The trials and testing of the believer in Christ are ever ongoing and can be quite daunting, but never “grievous” or “troublesome” (1Jo 5:3; Jn 14:1, 27). They may at time seem so but they’re really not, because it’s only God’s way of maturing us in our faith when we exercise it in the Word against all difficulties. It helps a lot to realize that this life is now a wilderness to the believer; and it’s the wilderness that forms and shapes our faith in the Lord Jesus, with every little-to-big trial which is brought about by the Father’s hand for one purpose—to be like Christ (Eph 4:15).
Maturity in Christ will bring with it the knowledge of being, not on the earth but in heaven, with Jesus—not praying from earth to heaven—but praying from heaven to earth (Eph 2:6)!
The longer you are in the wilderness as a Caleb, with an actual acquaintance with Hebron, the better you know the marvelous unchanging nature of His care and ways with you; your garments wax not old, neither does your foot swell, and yet your heart is made more ready for dwelling in heaven. The wilderness is more to you, and heaven is nearer to you. The wilderness was immensely different to Caleb from what it was to the rest of Israel. At Eshcol you can fully say, “All my springs are in Thee” (Psa 87:7), and there everything cooperates to give full effect.
In the wilderness it is the same springs, but then everything hinders by temptation and distractions (hindering growth, not salvation—NC). If you know, and as you know, the joys of the Father, where everything divine contributes, so you seek those joys where Satan in every way obstructs and hinders. The wilderness is having all our springs in the Father while we are on earth. If I love the things that are in the world, I turn away from the wilderness.
I might retire from the world politically or positionally, and yet enjoy the things that are in it (e.g. enjoying things the wrong way - 1Ti 6:17—NC); and, inasmuch as I do so, I am not enjoying my Father’s provision for me in the wilderness—garments fresh and foot unwary (Deu 29:5), or in other words, comfort and strength—one unfailing, the other unchanging. Whenever I seek outside of Him, I do not receive from Him.
The more you taste what heaven is, the more you accept the wilderness in its true sense, namely, everything from the Father. “Those that be planted in the house of the Lord shall flourish in the courts of our God” (Psa 92:13). You are blessed with “the upper springs and the nether springs” (Jos 15:19), and they increase simultaneously, because they come from the one source. But we must enjoy them in Canaan if we would trust our Father for them in the wilderness. We must come from heaven to earth; and as the springs which delighted us in the former, satisfy us in the latter, we learn the Father’s provision for us in the wilderness.
What a fine moral aspect to be in the world as a wilderness, and on our spirits vigorous, fresh and unweary. May you be so more and more! But as our joys are not simply in and from the Father unless we accept the wilderness, neither can we discern what is of the Father around us, except as we are sustained by the Father in it, before we can see what is for Him, and what is not. If we do not accept the wilderness, we have not the joys of the Father; and if we are not out of the world (e.g. not God dependent—NC) we cannot know what suits Him or discern things that differ (adiaphora – not moral nor immoral—NC).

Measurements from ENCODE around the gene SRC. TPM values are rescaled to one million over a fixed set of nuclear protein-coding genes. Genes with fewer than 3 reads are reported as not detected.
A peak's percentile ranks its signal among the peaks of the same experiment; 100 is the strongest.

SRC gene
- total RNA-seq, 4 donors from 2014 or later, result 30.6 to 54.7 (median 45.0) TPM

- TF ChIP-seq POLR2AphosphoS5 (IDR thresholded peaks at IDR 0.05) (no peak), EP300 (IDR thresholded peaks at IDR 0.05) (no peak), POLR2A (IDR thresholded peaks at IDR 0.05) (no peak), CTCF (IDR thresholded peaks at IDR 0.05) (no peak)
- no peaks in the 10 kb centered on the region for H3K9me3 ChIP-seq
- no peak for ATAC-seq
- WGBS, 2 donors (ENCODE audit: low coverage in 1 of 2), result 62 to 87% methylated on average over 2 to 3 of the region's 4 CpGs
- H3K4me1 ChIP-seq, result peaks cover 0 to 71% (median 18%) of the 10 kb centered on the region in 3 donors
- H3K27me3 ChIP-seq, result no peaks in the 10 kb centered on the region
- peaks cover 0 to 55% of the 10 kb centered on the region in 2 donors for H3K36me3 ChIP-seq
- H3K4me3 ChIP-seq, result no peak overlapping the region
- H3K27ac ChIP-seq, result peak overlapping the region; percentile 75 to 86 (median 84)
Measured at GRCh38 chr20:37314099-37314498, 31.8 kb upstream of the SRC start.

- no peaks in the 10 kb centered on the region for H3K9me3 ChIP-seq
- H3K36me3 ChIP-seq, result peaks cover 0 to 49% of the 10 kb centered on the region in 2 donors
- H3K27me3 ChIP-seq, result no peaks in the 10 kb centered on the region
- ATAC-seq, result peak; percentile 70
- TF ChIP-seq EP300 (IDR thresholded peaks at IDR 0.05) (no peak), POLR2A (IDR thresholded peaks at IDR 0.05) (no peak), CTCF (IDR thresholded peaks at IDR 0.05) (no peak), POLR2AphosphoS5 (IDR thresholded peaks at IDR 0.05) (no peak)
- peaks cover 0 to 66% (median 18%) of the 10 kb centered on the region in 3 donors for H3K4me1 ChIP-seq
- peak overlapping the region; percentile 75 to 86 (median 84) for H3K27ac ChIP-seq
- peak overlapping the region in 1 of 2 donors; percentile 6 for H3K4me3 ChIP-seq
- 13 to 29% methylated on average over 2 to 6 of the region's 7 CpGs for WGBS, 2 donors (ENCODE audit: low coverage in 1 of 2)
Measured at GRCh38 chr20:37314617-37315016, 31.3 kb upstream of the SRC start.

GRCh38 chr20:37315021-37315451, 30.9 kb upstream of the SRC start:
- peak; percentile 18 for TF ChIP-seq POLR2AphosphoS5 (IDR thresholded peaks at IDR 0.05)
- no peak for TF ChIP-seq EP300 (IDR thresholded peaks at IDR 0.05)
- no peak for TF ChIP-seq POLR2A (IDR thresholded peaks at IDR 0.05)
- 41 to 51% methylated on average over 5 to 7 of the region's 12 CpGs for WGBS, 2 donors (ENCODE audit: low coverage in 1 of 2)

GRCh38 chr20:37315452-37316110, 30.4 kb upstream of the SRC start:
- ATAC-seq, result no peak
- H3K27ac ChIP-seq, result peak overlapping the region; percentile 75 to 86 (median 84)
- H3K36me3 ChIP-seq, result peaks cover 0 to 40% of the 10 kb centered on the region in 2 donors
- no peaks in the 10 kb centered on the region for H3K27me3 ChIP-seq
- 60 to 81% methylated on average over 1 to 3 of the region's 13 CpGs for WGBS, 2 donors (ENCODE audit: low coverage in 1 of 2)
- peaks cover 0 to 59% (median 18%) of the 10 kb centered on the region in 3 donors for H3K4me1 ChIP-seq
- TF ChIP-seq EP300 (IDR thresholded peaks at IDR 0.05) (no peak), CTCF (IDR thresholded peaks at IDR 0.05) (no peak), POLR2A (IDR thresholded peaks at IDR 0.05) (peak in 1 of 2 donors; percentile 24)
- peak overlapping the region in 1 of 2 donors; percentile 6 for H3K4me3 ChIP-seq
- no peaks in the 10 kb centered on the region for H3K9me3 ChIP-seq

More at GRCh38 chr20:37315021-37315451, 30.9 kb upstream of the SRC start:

As every animal recognizes its own species, so does the spiritual recognize the spiritual. If I know the joys of my Father in heaven, I seek them in the wilderness. It is the same One for both (earth and heaven—NC). The corn of the land makes me eager for the manna; it is the same. Life in different places. The more vividly heaven is enjoyed, the more do I appropriate the Father’s provision for me in the wilderness; and the more I am able to discern what is really of the Lord Jesus in this evil world, and to be proof against all that opposes it.
—J B Stoney
MJS daily devotional excerpt for Oct 6
“We are more disposed to be occupied in telling the Father what we are in ourselves, than to allow Him to tell us what we are in the Lord Jesus Christ. So often the believer is more taken up with his own self-consciousness than with the Father’s scriptural revelation of Himself. His revelation is one thing; my self-consciousness is quite another “
“It gladdens the heart to hear the new convert speak of the blessings he has received, and of his new-found joy in those blessings; but we can often see very distinctly that he is wrapping all these benefits of grace round himself, and we feel pretty sure that he will have to learn some lessons presently that will take the shine out of him. He will have to learn what a poor wretched thing he is, as in the flesh, that his heart may be transferred to a new center altogether. —C A Coats (1862-1945)http://www.abideabove.com/hungry-heart/